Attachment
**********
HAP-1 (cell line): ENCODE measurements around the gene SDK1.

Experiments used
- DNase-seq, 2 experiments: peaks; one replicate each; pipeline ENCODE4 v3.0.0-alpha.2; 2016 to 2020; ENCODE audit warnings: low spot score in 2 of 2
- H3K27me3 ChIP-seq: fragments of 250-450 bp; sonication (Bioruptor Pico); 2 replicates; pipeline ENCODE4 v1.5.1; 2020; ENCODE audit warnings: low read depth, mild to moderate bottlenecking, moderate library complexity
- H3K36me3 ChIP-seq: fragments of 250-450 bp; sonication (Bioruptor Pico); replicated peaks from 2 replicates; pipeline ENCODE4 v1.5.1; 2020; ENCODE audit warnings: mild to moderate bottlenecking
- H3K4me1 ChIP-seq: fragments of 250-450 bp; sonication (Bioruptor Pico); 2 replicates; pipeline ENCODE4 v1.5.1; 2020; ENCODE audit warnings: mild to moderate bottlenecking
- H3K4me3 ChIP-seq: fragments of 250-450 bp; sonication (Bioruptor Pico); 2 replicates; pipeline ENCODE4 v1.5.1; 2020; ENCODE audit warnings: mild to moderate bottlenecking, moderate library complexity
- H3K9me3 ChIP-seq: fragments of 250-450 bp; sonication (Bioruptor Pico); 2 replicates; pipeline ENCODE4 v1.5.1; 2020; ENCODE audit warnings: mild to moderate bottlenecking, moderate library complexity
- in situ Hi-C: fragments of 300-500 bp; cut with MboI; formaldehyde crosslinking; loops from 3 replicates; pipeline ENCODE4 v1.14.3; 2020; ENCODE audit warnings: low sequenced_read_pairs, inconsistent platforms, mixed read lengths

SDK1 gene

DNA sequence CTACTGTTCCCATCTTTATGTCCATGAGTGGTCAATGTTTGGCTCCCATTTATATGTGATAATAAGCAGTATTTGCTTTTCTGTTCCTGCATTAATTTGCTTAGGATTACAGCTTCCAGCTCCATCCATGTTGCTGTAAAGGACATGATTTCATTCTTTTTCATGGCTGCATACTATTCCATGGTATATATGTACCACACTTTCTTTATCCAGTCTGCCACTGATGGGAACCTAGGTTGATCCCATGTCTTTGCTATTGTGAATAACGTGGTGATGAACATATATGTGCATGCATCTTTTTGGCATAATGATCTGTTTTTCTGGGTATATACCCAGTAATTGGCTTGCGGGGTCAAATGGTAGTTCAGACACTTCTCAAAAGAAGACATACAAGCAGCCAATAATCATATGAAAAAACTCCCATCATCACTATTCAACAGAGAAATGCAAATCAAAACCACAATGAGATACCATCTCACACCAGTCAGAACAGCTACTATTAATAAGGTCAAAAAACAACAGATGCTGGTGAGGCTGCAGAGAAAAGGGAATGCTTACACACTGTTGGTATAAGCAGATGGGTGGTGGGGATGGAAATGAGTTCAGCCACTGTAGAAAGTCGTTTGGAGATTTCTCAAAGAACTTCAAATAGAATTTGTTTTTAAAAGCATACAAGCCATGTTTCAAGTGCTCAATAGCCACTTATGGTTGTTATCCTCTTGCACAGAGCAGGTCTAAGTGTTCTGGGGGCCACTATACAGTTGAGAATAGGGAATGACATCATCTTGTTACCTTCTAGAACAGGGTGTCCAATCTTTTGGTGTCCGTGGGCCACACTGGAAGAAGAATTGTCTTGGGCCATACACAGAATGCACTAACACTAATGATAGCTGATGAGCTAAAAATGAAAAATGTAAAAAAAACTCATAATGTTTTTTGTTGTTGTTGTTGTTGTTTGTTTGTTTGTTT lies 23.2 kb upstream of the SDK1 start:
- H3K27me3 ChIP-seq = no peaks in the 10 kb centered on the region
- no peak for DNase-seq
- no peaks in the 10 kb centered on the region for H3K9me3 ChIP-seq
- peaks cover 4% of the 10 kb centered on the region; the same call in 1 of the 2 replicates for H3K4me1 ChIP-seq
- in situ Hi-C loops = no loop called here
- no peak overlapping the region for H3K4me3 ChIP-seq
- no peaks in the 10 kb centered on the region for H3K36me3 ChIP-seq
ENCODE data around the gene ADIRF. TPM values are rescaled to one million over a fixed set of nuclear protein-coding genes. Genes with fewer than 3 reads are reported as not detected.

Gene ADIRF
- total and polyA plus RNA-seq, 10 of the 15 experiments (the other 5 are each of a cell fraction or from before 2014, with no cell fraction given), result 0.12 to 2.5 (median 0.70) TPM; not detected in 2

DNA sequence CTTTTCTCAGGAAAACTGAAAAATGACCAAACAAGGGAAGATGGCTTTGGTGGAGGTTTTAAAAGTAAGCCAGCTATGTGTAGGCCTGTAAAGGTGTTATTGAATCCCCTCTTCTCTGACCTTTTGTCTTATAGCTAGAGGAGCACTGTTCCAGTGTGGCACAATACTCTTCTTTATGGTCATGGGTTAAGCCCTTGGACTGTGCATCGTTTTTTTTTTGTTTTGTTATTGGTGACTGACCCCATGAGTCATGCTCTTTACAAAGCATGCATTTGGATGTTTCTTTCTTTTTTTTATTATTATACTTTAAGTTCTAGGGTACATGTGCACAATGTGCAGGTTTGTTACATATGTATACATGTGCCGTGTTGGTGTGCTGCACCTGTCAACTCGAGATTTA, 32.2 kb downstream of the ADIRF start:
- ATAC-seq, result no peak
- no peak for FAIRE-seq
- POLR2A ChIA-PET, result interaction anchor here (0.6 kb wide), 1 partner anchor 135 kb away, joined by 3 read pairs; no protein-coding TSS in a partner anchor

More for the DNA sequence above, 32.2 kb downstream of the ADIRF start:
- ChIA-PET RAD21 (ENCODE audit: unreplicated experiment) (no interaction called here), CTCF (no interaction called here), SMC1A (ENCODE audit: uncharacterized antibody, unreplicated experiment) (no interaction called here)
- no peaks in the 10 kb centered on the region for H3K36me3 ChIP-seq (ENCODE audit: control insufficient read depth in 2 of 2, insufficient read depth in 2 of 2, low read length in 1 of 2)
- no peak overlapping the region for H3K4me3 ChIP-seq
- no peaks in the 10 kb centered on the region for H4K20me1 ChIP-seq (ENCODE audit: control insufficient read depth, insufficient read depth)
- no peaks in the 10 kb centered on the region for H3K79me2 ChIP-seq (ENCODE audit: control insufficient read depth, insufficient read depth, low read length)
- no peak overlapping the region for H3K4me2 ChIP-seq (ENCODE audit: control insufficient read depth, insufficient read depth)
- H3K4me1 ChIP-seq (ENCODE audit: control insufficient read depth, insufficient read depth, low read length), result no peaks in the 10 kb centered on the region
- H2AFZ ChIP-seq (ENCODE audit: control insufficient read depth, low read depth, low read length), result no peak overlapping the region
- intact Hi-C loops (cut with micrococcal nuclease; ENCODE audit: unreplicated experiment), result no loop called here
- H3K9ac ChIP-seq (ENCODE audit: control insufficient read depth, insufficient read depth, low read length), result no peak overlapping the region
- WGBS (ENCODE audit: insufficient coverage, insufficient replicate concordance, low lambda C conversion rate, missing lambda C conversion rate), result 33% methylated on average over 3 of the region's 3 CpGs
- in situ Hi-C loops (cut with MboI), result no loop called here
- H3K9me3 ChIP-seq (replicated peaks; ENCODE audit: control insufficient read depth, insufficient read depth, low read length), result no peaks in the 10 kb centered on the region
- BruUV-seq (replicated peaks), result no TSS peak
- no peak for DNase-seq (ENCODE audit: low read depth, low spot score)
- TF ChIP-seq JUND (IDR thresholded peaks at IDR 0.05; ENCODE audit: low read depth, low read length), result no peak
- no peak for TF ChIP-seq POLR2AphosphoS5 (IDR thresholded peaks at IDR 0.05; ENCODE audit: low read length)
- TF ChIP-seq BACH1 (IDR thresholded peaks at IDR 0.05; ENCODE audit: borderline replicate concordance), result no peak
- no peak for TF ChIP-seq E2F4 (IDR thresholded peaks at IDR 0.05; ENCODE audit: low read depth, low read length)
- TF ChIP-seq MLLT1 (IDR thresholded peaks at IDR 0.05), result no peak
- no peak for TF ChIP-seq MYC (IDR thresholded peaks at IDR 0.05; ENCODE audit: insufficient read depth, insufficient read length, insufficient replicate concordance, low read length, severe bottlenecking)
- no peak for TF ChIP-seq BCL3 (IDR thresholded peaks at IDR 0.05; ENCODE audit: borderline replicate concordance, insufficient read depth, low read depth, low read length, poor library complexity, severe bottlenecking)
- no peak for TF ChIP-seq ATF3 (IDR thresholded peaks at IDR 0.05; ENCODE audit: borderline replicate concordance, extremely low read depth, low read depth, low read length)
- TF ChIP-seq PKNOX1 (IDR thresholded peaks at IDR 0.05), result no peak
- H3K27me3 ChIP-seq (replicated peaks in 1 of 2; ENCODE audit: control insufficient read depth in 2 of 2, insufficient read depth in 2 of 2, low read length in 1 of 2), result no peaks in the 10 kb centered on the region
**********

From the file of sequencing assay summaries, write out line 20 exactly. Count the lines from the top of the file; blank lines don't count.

Gene ADIRF